Although Gilliland grew up coming to Bristol Motor Speedway to watch his dad race, he admits the thought of himself racing at The Last Great Colosseum is “a little bit intimidating.” His father and spotter Jason Hedlesky, who serves the same role for Carl Edwards, has advised the young driver to just have fun.
“That’s pretty much what we’ve done this year and most of my whole racing career so far,” Gilliland said. “I think that’s what we have to focus on and just making the best out of whatever position we’re put in.
“I don’t think it should be that bad once we get out there and get into a rhythm. I’m just more excited than anything.”
Hedlesky has been friends with Gilliland family since Todd was seven or eight-years-old. Although Gilliland took time off from racing to play other sports, once he returned to quarter midget racing, Hedlesky says, “He won everything there was to win all of the time.”
“I watched Todd race quarter midgets and he was great,” Hedlesky said. “He won races and championships and when he turned 13, David said he was going to get him a Late Model just to do some testing. I thought, ‘wow, 13, that’s pretty young,’ but that was probably the right thing to do.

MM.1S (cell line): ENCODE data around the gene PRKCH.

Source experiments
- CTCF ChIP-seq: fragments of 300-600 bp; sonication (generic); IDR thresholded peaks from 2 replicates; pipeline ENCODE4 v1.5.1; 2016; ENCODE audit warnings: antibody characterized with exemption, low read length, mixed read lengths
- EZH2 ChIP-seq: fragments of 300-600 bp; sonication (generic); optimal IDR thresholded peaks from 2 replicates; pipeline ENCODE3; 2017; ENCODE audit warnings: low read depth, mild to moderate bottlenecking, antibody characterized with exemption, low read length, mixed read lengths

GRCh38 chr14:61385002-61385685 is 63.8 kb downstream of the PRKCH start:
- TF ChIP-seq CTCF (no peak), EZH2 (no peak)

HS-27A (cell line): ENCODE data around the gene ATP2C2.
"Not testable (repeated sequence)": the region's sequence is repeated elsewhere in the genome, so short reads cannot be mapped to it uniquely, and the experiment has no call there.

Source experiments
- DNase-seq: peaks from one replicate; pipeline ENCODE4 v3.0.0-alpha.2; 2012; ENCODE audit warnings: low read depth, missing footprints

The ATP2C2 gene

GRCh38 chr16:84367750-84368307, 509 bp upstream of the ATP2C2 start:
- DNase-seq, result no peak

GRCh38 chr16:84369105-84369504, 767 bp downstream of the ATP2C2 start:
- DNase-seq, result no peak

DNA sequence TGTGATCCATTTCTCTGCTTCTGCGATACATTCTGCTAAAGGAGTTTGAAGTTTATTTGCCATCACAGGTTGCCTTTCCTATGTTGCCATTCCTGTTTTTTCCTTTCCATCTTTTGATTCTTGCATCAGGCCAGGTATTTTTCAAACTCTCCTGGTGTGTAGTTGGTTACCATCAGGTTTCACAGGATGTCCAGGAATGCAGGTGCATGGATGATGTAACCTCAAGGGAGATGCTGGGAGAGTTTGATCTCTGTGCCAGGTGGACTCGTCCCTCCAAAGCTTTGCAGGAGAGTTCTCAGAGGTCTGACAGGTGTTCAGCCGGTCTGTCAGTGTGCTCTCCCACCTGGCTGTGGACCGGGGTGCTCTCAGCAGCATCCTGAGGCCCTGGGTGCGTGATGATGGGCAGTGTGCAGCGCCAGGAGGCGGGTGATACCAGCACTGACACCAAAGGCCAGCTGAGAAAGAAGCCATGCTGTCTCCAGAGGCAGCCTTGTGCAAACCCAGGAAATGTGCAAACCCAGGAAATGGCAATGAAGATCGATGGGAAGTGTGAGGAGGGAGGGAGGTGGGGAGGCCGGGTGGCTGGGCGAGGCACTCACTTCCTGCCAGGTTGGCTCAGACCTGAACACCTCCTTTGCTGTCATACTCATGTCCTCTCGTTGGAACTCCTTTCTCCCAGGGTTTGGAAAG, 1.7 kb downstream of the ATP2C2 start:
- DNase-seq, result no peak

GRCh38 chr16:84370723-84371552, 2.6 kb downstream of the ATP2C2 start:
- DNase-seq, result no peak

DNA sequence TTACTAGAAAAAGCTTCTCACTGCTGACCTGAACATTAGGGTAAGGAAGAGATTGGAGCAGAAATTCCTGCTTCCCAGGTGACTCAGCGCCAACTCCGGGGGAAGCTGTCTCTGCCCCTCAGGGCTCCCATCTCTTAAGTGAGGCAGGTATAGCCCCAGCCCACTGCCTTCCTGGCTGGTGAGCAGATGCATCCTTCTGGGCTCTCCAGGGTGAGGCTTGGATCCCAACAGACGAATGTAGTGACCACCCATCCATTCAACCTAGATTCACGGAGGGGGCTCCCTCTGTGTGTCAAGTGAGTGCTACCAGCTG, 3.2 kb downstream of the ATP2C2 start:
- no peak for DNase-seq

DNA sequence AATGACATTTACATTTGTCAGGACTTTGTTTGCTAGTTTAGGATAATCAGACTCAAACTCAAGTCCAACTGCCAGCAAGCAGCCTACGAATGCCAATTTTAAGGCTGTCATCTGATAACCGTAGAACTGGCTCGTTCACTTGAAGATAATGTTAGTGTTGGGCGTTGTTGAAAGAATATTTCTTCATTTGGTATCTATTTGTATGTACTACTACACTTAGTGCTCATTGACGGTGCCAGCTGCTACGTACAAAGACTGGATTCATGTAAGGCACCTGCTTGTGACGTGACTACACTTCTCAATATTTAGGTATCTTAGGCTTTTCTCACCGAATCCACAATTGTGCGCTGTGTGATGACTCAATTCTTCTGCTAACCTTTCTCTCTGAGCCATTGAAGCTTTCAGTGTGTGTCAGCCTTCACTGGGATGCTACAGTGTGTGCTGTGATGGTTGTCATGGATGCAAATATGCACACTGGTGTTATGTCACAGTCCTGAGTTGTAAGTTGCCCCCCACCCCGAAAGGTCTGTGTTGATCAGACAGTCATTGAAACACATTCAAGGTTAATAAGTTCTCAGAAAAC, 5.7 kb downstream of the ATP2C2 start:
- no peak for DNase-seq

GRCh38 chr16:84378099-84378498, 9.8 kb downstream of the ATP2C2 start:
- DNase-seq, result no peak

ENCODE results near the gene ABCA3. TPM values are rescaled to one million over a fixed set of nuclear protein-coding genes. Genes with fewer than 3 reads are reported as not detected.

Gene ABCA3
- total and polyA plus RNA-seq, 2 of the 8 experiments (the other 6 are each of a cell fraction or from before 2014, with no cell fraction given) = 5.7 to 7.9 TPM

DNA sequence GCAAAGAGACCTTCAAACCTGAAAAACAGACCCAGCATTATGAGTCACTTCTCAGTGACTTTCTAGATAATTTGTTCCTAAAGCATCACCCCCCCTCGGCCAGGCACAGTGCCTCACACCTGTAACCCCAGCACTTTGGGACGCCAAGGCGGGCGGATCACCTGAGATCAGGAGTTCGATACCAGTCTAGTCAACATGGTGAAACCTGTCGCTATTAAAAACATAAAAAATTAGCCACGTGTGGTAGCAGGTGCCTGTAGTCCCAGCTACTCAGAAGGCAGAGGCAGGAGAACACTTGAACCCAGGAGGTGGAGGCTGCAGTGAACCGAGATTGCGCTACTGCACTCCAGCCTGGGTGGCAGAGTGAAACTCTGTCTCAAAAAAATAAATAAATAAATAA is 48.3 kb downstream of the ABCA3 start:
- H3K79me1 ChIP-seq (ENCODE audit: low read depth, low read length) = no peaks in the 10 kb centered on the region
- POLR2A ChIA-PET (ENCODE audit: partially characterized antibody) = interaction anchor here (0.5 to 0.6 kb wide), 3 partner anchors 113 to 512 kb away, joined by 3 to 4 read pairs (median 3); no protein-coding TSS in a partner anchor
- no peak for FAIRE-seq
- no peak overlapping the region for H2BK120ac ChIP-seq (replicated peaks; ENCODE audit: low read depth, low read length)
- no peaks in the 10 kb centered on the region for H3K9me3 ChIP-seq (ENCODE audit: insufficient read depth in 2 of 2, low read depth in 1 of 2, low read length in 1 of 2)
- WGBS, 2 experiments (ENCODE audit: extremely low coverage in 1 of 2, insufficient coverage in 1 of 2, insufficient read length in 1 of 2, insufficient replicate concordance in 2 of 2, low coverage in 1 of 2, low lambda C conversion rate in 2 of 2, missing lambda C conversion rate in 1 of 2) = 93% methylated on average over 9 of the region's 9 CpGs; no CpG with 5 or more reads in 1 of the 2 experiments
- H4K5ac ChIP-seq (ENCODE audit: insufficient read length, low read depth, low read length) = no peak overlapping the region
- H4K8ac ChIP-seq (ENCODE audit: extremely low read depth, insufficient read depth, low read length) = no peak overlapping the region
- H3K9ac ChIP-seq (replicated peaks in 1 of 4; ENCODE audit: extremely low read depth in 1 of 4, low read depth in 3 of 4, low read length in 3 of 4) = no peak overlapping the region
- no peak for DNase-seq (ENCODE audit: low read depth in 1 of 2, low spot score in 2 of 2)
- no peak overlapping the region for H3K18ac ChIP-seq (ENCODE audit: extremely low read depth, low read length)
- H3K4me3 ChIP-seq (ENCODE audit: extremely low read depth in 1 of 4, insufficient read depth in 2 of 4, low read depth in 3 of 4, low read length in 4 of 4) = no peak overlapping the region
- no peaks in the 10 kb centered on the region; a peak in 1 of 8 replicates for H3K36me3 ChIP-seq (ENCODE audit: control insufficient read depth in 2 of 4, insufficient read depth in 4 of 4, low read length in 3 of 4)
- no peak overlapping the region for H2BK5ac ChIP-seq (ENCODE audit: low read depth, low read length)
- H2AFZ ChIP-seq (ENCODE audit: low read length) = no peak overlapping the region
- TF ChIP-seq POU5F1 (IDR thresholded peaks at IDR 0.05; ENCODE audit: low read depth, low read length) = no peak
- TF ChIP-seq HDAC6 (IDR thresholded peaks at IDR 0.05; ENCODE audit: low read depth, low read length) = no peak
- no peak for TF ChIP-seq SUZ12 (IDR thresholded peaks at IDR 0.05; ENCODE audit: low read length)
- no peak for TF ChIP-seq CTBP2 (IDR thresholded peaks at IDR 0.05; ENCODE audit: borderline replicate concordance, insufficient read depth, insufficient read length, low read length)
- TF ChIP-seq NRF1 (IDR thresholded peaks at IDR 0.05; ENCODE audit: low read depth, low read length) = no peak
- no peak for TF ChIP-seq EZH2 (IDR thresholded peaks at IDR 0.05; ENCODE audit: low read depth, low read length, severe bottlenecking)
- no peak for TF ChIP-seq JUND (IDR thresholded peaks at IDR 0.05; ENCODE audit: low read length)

“So when our season was over we went to Myrtle Beach for a late model race. Myrtle Beach is tough. It’s a tough place to race. There was 130-some late models with two different divisions. There was the big race down there with late model stock cars and a 100 lap feature. Todd was the fastest of 123 cars and there were some Cup guys down there, some truck guys, a lot of awesome racers. And Myrtle Beach chews tires like Darlington but I said, ‘this kid is fast’. He finished second. He should have won the race but a caution came out on the last lap. But it was that race that he showed how much car control he had, how much speed he had and how much sense.”
Hedlesky praises Todd's "natural ability"
Over the last two years as Gilliland’s spotter for events that don’t conflict with NASCAR’s top tours, Hedlesky has watched him evolve and mature. He guided Gilliland through his ARCA debut — which he won after starting fifth — and three of his four K&N wins (David Gilliland spotted at Bakersfield).